Richard Aldrich on the plurality of painting

by Calum Sutherland

Special To The Japan Times

Richard Aldrich’s “Eight Paintings” is his third solo exhibition with Misako & Rosen, but his first in their current exhibition space in Tokyo’s Otsuka district. As the title suggests, it comprises eight small-scale works. It opens as his show “Time Stopped, Time Started” closes at Gladstone Gallery in New York and runs until the end of April.

Aldrich’s work is defined by his consideration of the stylistic and material possibilities of painting. His quiet and nuanced approach has produced a variety of intriguing works full of misfit and marginal painting ideas. In his 2009 essay for Art in America, Raphael Rubinstein included Aldrich in his definition of “Provisional Painting.” It referred to painting that looks “casual, dashed-off, tentative, unfinished or self-cancelling.” This statement remains pertinent in the consideration of Aldrich’s work.

The exhibition space is uncrowded with each painting given sufficient space to be viewed individually, and the impression upon entering the gallery is of a muted white space punctuated by pools of color and figuration. Adding to this effect, Aldrich has altered the gallery’s lighting. Half of the strip lights have been switched to bulbs with a light gray-blue filter to create a cool diffuse light.

There is a great diversity in terms of materials, means of execution and subject matter in the works. Some are painted in oils, some wax and others acrylic; some are on board, one canvas and one on paper. They vary from the obscure and abstract to the generously figurative. Interestingly, although the works feel concurrent in their production, they span a number of years with the oldest from 2001 and the newest 2015.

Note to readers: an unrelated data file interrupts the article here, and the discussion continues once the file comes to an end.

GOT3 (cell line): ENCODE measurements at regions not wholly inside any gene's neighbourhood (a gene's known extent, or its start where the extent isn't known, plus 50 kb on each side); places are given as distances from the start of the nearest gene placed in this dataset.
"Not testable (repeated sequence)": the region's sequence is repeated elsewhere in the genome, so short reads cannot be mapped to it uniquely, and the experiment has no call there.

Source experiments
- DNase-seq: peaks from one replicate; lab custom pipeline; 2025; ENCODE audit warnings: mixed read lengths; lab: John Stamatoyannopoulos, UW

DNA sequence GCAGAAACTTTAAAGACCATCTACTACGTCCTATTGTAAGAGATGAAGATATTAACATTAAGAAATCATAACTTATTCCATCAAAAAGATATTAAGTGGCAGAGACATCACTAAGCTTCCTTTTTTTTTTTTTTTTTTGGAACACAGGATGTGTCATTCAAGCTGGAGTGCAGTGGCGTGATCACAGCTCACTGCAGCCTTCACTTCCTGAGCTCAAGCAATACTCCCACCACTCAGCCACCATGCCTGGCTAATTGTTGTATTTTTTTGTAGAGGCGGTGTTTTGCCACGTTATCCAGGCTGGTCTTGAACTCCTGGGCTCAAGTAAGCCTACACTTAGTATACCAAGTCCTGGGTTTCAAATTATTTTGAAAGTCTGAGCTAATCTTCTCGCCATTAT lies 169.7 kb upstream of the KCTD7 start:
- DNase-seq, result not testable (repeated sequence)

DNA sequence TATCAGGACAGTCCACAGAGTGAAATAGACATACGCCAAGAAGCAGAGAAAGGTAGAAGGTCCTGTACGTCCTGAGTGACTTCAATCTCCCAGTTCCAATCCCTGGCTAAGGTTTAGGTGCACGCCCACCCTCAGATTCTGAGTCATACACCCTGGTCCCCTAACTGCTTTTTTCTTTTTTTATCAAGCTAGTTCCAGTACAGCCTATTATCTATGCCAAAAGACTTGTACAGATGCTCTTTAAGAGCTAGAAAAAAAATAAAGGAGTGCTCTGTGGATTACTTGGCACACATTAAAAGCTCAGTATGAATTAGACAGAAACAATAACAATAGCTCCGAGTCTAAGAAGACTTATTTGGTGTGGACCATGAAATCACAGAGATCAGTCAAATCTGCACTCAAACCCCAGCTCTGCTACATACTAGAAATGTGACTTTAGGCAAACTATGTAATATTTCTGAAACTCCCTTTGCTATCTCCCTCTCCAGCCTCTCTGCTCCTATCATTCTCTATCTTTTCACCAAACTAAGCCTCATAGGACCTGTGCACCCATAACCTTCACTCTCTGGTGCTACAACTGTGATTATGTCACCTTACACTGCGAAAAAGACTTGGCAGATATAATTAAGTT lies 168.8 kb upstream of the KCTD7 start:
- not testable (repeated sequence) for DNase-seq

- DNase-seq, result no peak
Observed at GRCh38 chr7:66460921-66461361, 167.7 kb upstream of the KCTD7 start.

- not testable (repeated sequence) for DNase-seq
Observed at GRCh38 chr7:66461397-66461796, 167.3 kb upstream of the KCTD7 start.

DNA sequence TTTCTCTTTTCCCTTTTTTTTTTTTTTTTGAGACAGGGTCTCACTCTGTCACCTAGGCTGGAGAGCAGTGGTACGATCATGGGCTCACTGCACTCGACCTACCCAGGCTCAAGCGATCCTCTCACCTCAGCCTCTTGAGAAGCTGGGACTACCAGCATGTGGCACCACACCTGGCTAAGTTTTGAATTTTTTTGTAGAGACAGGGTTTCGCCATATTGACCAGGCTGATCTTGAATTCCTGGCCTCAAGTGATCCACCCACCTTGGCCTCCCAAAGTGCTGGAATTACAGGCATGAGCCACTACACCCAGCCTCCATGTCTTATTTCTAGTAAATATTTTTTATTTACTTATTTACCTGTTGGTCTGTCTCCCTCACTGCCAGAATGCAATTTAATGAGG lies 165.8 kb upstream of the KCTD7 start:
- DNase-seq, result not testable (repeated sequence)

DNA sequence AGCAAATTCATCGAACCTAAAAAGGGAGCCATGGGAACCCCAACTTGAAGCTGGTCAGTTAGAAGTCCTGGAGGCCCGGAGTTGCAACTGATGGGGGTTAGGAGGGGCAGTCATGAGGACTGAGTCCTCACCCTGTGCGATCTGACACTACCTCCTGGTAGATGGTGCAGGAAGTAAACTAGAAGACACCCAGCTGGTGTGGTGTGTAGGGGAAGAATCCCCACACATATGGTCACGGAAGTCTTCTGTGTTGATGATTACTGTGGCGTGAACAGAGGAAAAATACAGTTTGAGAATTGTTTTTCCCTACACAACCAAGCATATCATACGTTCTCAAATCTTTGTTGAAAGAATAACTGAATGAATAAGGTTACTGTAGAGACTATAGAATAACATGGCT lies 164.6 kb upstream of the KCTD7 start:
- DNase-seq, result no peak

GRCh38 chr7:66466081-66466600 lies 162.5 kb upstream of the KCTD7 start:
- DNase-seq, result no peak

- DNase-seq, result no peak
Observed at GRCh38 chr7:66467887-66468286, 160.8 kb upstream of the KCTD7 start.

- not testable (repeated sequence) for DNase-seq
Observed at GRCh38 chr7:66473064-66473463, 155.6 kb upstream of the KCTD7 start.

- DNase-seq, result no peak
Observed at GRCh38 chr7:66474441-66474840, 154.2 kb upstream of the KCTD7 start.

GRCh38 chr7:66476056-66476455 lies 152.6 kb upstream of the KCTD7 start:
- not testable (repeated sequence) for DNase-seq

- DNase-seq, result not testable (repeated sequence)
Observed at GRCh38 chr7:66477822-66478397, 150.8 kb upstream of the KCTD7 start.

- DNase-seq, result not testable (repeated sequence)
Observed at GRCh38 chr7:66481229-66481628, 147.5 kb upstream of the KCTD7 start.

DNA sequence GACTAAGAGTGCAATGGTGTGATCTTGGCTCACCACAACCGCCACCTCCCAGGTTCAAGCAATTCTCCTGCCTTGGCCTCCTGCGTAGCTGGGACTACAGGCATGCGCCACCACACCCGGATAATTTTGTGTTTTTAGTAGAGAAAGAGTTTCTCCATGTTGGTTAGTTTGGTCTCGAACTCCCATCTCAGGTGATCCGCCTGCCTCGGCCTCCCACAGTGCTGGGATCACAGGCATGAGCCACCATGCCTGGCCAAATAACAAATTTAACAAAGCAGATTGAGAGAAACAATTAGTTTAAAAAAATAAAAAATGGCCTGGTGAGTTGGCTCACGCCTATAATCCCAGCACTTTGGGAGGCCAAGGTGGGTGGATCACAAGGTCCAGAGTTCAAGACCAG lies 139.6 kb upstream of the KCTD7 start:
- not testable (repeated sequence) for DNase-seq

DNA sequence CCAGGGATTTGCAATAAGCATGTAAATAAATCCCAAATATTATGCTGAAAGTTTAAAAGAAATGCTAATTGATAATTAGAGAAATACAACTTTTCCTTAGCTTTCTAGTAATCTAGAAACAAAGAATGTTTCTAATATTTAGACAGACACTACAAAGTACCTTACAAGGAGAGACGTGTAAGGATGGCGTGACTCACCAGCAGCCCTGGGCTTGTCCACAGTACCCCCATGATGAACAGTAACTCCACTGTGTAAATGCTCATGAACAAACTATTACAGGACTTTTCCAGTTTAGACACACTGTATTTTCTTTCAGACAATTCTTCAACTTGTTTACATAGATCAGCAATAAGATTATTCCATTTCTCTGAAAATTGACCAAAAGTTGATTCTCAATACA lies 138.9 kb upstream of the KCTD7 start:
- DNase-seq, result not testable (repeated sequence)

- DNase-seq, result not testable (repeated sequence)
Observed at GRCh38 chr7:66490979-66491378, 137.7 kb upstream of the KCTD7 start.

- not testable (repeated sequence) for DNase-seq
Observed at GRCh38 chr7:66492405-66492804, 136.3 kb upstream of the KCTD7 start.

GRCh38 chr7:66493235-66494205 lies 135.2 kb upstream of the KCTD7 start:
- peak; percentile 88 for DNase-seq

In “Untitled (Mirror),” Aldrich has painted over and over on the same panel, obscuring previous images and leaving a textural history. These deletions are present in other works too. The layering emphasizes a difficulty in settling on one image and gives the paintings a restless and self-conscious quality.

Conversely, other works appear strikingly clear and concise. “Mountains” features just two triangles composed from bands of blue, white, green and brown sitting on a clean white background. On the wall to the left of this is a portrait of Pink Floyd’s Syd Barrett, hung salon-style above the green and white “Untitled (object).” The figure of Barrett turns his gaze out toward the viewer as if called upon or aware of the presence of the painting below.

Though diverse, the works do not compete with one another as they hold such different values. Indeed, the sheer variety in painting draws explicit attention to each piece’s distinct formal qualities. Aldrich is unconcerned with creating a dominant or domineering pictorial style, and this exhibition represents a statement for pluralism in painting. It is inclusive and idiosyncratic.

“Richard Aldrich: Eight Paintings” at Misako & Rosen runs until May 1; noon-7 p.m. (Sun. until 5 p.m.). Free admission. Closed Mon.